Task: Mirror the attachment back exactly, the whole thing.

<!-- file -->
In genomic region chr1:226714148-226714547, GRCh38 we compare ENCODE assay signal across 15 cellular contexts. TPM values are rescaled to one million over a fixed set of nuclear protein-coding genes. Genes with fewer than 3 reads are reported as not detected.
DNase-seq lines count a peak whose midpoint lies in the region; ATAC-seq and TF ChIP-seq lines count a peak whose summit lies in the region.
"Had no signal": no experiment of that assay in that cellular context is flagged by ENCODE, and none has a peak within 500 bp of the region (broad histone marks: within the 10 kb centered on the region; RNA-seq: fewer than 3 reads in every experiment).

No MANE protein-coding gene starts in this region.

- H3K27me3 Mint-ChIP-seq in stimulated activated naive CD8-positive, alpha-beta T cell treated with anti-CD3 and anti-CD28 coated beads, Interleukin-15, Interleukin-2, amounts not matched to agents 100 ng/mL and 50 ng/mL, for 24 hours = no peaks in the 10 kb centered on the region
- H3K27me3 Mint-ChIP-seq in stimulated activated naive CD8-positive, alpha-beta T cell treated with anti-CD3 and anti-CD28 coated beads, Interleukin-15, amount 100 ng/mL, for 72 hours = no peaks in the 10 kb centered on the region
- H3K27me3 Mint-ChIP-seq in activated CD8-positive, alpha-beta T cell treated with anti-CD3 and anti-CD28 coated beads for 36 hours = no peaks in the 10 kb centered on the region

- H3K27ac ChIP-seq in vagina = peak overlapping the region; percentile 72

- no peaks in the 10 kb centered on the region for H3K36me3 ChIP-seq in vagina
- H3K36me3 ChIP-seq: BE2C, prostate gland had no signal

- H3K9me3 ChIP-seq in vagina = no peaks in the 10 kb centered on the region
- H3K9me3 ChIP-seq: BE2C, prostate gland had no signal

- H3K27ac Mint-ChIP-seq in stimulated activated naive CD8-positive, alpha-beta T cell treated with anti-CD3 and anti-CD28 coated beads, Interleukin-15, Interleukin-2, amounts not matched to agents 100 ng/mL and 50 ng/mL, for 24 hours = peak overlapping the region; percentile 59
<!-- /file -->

In genomic region chr1:226714148-226714547, GRCh38 we compare ENCODE assay signal across 15 cellular contexts. TPM values are rescaled to one million over a fixed set of nuclear protein-coding genes. Genes with fewer than 3 reads are reported as not detected.
DNase-seq lines count a peak whose midpoint lies in the region; ATAC-seq and TF ChIP-seq lines count a peak whose summit lies in the region.
"Had no signal": no experiment of that assay in that cellular context is flagged by ENCODE, and none has a peak within 500 bp of the region (broad histone marks: within the 10 kb centered on the region; RNA-seq: fewer than 3 reads in every experiment).

No MANE protein-coding gene starts in this region.

- H3K27me3 Mint-ChIP-seq in stimulated activated naive CD8-positive, alpha-beta T cell treated with anti-CD3 and anti-CD28 coated beads, Interleukin-15, Interleukin-2, amounts not matched to agents 100 ng/mL and 50 ng/mL, for 24 hours = no peaks in the 10 kb centered on the region
- H3K27me3 Mint-ChIP-seq in stimulated activated naive CD8-positive, alpha-beta T cell treated with anti-CD3 and anti-CD28 coated beads, Interleukin-15, amount 100 ng/mL, for 72 hours = no peaks in the 10 kb centered on the region
- H3K27me3 Mint-ChIP-seq in activated CD8-positive, alpha-beta T cell treated with anti-CD3 and anti-CD28 coated beads for 36 hours = no peaks in the 10 kb centered on the region

- H3K27ac ChIP-seq in vagina = peak overlapping the region; percentile 72

- no peaks in the 10 kb centered on the region for H3K36me3 ChIP-seq in vagina
- H3K36me3 ChIP-seq: BE2C, prostate gland had no signal

- H3K9me3 ChIP-seq in vagina = no peaks in the 10 kb centered on the region
- H3K9me3 ChIP-seq: BE2C, prostate gland had no signal

- H3K27ac Mint-ChIP-seq in stimulated activated naive CD8-positive, alpha-beta T cell treated with anti-CD3 and anti-CD28 coated beads, Interleukin-15, Interleukin-2, amounts not matched to agents 100 ng/mL and 50 ng/mL, for 24 hours = peak overlapping the region; percentile 59